Coaching week 2015 - Coaches that challenge the client to think and dig beyond the obvious - 20 mai 2015

Coaching Week ICF, 18 to 22nd of May 2015

20th of May 2015 : « Coaches that challenge the client to think and dig beyond the obvious »

Isabelle Serru, President of ICF Chapter Paris Ile De France and her team had the pleasure to organize inspiring events during the ICF International Coaching week from 18th - 22nd May 2015. On 20th May last, Hellen Hettinga, who leads the ICF Paris International initiative within the Chapter Paris IDF, invited Dorothy Ewing to share her view on coaching.

Organised by the ICF chapter Paris Ile De France on the occasion of International Coaching Week 2015, Dorothy Ewing, International Mobility Director at Danone was invited and shared passionately her views on coaching based on her international human resources experience.

Dorothy Ewing

 

Originally from New Zealand, Dorothy was previously in operational positions (marketing and sales) for 15 years in the male dominated engineering business. Already in those days and whilst working with a real people-manager, she came to understand the importance of coaching. Deciding to ‘help others’ she made a career switch and moved into human resources, holding positions in various countries (Northern Europe, Americas, Asia Pacific) and in various industries.

 

Nowadays Dorothy works for Danone and she calls herself a ‘talent expert’. Her passion for human resources and her professional coach training puts her in the position of an ‘internal coach’, whom teams can turn to for support by means of individual coaching conversations. As an internal coach, Dorothy has a deeper understanding of the business issues that her executives are facing, yet at the same time, she acknowledges the limits imposed by her business role (conflict of interests) and her natural inclination to fast forward to the solution and she therefore insists on the importance of close collaboration with external coaches.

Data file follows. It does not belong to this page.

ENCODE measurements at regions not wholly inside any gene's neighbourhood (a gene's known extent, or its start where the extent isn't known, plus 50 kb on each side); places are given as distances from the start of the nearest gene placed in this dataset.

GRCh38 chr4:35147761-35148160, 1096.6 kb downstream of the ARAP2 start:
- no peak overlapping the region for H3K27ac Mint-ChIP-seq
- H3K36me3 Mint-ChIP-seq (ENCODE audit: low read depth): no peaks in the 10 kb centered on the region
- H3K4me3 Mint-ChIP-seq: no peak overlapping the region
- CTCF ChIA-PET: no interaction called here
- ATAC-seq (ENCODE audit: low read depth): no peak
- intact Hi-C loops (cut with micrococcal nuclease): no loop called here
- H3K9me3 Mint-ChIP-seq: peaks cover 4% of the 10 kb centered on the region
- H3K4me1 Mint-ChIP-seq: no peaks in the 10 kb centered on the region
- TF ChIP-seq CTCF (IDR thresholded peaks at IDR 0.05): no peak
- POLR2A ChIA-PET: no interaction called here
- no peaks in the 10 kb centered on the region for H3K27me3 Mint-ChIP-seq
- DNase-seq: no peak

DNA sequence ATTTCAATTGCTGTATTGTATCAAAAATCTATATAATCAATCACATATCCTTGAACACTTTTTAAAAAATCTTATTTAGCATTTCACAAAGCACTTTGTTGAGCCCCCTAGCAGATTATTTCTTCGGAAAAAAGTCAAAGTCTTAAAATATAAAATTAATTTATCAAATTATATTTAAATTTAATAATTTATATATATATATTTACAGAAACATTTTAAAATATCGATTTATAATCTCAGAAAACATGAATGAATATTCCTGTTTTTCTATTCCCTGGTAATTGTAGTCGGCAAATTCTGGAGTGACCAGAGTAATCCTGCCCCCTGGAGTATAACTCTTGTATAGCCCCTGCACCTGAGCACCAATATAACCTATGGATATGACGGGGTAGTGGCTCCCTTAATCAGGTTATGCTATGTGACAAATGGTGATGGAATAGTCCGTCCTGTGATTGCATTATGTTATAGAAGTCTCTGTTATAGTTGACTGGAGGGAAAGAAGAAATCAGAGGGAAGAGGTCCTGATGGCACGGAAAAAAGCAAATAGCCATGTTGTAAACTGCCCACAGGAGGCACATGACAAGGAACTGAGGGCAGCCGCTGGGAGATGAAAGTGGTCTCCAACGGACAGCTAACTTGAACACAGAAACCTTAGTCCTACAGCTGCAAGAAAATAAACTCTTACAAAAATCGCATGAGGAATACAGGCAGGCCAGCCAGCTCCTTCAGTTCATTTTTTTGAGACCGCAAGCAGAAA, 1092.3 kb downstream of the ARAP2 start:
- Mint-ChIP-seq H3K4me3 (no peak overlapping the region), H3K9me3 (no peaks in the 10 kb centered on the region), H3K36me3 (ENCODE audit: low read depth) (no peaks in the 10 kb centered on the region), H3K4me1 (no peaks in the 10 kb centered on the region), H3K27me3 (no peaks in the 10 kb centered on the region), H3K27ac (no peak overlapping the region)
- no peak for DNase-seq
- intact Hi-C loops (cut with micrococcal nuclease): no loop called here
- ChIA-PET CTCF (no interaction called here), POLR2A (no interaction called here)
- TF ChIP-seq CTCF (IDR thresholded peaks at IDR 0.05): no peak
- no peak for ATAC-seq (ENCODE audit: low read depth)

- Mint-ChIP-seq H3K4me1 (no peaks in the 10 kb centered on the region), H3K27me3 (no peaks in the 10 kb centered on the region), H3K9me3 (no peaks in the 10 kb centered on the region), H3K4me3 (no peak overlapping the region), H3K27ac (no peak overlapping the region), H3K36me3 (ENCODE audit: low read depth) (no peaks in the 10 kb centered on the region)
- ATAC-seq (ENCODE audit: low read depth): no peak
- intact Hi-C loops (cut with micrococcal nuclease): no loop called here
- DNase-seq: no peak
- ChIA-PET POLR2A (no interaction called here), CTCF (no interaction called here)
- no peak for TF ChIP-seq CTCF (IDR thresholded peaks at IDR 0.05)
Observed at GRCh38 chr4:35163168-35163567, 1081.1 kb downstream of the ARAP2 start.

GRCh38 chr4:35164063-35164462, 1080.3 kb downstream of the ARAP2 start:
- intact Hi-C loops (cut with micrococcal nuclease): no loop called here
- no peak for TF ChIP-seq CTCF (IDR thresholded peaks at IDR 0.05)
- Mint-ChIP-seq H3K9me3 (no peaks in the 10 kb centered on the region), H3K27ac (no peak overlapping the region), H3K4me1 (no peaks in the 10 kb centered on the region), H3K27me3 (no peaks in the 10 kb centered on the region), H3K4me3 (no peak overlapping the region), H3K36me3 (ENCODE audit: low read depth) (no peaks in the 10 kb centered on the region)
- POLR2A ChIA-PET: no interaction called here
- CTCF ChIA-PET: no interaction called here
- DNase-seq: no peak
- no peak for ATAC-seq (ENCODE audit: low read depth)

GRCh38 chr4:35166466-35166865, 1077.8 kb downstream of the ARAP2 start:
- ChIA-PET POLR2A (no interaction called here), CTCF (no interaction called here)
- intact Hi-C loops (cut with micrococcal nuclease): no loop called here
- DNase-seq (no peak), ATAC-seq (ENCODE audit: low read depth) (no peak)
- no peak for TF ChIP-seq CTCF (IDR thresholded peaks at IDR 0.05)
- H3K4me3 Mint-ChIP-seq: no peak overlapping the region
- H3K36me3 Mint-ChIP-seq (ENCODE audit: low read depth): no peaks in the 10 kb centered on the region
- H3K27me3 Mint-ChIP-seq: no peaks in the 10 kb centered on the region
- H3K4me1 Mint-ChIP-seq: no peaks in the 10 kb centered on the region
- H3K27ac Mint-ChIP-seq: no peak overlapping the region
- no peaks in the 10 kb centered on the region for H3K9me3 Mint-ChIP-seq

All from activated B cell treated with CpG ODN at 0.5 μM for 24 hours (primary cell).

In her career Dorothy has lead businesses through a variety of complex situations related to cultural diversity and merger & acquisitions. For example in Indonesia, a country with a strong collectivist culture where people have a tendency to avoid conflicts. Rather than losing time on trying to change this ‘conflict avoidance’, she opted to organise various training workshops on questioning techniques and having difficult conversations.

Dorothy Ewing’s credo is: every change in the business starts with a personal change. Thanks to her own experience of working with a coach and her formal coaching training, leaders in her business are offered tools to develop individual potential and build performing teams.

This international human resources director is fundamentally convinced that every positive personal change contributes to business performance.

What makes a good coach?

For Dorothy Ewing a coach is a ‘change agent’. A good international coach has wide life experience (in terms of cultural experience, expertise and job positions) and questions him/herself on a regular basis. She feels that a good coach has to be able to put aside their own cultural identity and their own prejudices and really focus on the coachee. Dorothy shares about a collaboration with an Australian coach, whom she considers an exceptional coach. Exceptional due to her background rich in diversity and also to the fact that she only accepts to work with a client after a chemistry meeting allowing her to evaluate whether she is able to work with this client or not.

For Dorothy a good coach is somebody who “stretches you out of your comfort zone” and she underlines the fact that this can mean the coach has to challenge the coachee and really be able to push; ‘Is this really what you want?’ ‘Are you bullshitting me?’ Dorothy sees this ability to “dig beyond the obvious” as being essential for business coaching today.

How to choose a coach?